Good Parent-Child Relationship Better Than Bans as Way to Counter Violence in Video Games

Create: 07/14/2011 - 13:59

Fairy tales, literature and video games all have one thing in common: violence. And according to the U.S. Supreme Court, they're all protected under the First Amendment -- the reason why the court recently rejected a ban on the sale of violent video games to children.

While video games and violence may seem to go hand in hand, a Kansas State University professor says the violence in the games is not the real problem.

"There is a mass hysteria about violence and video games, but it's the context and type of video game, and more importantly, it's the type of child," said Charles Smith, professor of family studies and human services and parenting expert.

Parents need to be aware and educated about the video games they are allowing their children to play. With a good parent-child relationship, most children can play a video game and will not become violent because of it, Smith said.

"A child without a connected parent relationship -- one who doesn't have respect for their parents and plays a violent video game over a certain length of time -- would worry me, but banning video games completely isn't the right answer either," Smith said.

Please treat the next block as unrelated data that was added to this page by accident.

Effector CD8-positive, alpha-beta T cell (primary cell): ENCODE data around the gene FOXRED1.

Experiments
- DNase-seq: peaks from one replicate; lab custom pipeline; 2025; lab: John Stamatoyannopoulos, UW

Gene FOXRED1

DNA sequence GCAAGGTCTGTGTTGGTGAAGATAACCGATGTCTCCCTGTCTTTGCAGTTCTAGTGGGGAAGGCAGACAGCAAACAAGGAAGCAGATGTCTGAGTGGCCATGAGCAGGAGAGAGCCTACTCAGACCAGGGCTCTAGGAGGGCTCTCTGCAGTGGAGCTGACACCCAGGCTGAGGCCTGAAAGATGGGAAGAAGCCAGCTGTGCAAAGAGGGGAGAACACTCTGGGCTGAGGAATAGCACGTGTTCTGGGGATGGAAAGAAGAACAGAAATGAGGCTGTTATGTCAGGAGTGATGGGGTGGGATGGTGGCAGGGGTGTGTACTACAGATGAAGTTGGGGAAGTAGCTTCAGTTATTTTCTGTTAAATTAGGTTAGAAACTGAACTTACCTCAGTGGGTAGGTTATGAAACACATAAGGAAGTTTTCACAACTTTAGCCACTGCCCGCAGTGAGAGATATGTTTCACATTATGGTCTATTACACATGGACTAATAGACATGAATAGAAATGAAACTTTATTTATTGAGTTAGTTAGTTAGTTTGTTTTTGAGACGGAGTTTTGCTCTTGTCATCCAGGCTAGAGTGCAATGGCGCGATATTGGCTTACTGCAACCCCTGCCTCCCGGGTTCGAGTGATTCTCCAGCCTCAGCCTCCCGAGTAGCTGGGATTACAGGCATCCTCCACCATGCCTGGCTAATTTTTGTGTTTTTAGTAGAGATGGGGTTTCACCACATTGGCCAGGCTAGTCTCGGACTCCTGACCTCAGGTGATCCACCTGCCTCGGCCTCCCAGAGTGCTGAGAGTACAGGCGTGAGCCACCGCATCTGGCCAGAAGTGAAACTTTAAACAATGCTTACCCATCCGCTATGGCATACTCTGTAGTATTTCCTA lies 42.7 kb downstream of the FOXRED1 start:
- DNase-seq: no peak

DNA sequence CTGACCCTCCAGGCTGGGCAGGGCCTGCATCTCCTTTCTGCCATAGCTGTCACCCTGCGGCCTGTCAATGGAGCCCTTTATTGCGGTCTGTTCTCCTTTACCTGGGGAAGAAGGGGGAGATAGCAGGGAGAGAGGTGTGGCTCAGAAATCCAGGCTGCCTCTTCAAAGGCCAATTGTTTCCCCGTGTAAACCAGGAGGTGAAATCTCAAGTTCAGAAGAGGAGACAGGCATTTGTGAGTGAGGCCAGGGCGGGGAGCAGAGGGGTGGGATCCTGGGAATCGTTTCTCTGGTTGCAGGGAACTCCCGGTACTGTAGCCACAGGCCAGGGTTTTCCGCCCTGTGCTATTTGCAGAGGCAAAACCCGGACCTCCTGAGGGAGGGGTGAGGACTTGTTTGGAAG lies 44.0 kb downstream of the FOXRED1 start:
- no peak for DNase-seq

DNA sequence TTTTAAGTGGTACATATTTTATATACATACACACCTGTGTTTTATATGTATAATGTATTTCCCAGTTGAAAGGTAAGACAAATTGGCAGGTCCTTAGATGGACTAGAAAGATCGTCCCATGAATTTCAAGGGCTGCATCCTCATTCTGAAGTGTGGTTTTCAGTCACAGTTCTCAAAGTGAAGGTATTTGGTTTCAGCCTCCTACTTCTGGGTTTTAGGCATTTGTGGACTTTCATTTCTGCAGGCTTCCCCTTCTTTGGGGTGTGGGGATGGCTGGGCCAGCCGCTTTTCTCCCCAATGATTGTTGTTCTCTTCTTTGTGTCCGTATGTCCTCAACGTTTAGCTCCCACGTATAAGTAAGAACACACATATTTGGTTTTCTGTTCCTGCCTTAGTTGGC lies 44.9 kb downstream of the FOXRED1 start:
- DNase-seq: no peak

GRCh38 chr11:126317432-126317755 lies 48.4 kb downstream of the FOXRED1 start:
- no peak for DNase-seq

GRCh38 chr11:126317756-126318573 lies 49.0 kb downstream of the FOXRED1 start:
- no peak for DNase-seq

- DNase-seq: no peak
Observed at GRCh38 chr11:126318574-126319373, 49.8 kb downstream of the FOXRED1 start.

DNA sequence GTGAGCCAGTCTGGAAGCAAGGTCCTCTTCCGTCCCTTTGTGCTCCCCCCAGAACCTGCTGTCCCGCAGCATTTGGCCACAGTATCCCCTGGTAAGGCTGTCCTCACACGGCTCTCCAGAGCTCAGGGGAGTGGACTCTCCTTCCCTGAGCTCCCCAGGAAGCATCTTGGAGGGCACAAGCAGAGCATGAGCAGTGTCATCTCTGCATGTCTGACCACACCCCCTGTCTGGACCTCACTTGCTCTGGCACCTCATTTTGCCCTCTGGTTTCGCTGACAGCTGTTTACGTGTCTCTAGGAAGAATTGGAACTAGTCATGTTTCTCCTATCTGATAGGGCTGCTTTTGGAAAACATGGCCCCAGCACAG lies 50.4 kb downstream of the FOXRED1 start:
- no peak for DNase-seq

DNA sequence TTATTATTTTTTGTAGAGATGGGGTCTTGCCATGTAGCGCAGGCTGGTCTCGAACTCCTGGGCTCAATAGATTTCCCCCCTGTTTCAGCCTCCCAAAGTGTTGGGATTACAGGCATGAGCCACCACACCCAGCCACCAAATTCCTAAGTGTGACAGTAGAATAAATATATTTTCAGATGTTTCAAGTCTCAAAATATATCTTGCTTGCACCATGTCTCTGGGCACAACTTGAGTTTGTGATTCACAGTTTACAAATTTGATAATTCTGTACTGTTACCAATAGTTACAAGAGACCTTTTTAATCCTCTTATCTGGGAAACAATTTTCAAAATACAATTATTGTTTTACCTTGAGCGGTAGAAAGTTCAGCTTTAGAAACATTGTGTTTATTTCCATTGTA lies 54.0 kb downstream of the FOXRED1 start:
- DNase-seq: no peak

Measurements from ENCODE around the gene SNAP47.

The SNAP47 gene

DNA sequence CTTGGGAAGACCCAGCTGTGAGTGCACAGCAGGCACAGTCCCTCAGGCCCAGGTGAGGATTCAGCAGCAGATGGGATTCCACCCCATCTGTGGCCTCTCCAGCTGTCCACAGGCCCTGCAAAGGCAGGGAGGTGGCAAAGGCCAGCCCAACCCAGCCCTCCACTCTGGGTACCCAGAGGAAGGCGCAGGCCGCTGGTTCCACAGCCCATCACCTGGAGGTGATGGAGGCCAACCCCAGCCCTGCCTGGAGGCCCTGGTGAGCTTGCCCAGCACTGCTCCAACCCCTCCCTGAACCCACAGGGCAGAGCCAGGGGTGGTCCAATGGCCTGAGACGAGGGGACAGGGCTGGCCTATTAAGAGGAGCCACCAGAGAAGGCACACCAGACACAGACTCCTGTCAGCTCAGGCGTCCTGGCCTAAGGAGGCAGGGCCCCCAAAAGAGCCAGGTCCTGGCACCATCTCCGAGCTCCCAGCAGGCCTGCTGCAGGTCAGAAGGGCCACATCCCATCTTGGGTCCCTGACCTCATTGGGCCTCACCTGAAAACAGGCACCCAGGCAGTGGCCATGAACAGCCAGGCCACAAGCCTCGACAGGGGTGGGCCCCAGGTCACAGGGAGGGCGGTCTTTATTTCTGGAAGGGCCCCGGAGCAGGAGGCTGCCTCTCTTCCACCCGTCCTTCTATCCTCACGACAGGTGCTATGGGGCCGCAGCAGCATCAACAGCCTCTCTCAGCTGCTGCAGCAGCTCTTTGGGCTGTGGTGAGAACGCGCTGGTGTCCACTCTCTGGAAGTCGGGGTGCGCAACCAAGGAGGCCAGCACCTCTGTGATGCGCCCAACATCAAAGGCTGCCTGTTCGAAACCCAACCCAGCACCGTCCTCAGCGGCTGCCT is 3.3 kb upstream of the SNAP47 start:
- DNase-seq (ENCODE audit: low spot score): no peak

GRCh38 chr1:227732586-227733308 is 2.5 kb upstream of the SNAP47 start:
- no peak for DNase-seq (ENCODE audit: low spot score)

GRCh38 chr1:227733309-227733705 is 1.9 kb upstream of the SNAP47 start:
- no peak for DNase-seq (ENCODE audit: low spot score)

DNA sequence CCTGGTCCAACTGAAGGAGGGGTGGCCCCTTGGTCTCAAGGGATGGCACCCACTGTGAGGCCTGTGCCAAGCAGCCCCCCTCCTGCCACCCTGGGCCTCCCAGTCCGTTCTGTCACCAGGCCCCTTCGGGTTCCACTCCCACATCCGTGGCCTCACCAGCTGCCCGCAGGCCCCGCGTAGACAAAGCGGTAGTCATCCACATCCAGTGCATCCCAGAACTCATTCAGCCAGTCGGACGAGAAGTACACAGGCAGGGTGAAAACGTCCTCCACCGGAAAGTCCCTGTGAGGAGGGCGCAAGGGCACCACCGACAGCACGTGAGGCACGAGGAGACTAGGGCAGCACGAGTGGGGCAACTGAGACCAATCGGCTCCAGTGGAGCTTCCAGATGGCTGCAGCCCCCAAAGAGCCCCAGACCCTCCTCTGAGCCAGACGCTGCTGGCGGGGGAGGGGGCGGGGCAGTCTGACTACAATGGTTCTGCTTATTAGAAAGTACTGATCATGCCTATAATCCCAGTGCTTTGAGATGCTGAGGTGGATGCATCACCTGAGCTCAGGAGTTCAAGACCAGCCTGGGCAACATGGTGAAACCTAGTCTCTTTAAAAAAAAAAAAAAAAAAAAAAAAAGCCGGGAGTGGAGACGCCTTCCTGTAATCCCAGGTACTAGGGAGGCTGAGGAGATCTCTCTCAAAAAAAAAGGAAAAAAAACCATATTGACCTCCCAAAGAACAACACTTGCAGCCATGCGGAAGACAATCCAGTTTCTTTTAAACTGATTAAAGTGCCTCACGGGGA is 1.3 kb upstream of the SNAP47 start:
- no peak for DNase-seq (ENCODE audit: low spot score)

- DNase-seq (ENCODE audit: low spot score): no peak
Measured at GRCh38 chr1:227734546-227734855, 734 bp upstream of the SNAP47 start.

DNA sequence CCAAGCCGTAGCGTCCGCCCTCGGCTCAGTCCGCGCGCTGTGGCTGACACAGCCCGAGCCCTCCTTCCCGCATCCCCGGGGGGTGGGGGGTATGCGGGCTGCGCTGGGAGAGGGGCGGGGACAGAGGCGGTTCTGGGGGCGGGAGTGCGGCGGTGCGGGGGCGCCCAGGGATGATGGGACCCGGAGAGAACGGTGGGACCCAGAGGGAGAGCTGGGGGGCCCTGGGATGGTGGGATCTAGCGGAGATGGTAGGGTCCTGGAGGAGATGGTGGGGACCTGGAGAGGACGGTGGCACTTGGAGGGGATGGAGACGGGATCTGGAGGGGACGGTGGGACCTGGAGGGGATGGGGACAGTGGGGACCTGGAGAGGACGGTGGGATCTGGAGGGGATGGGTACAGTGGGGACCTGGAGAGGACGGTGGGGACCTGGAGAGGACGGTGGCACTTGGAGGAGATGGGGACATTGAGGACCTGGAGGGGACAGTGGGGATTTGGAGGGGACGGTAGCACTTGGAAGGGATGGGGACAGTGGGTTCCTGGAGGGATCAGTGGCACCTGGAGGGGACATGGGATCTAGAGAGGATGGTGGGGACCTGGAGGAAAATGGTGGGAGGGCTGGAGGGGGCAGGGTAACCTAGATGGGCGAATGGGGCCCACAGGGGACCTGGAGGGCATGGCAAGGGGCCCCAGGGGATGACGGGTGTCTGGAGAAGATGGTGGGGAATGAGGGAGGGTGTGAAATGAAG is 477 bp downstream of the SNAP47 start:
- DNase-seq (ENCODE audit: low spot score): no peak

Smith said banning violent video games could make them more attractive to children. The problem, he said, is in the definition of violence.

Several video games contain violence but also display honor and virtue. Just like great stories, video games can have a noble theme, Smith said. For example, defeating the dragon and rescuing the princess is a common fairy tale scenario that most parents may not consider violent.

"Violence is a part of a lot of great stories, literature and fairy tales," Smith said. "We don't want to ban good literature just because there's violence in it."

However, Smith said he is concerned with the rapid changes in video game technology.

"The realism in video games is changing constantly because of technology," he said. "This causes more realistic violence, and video games are becoming more and more immersive in terms of their nature."

Source: Kansas State University

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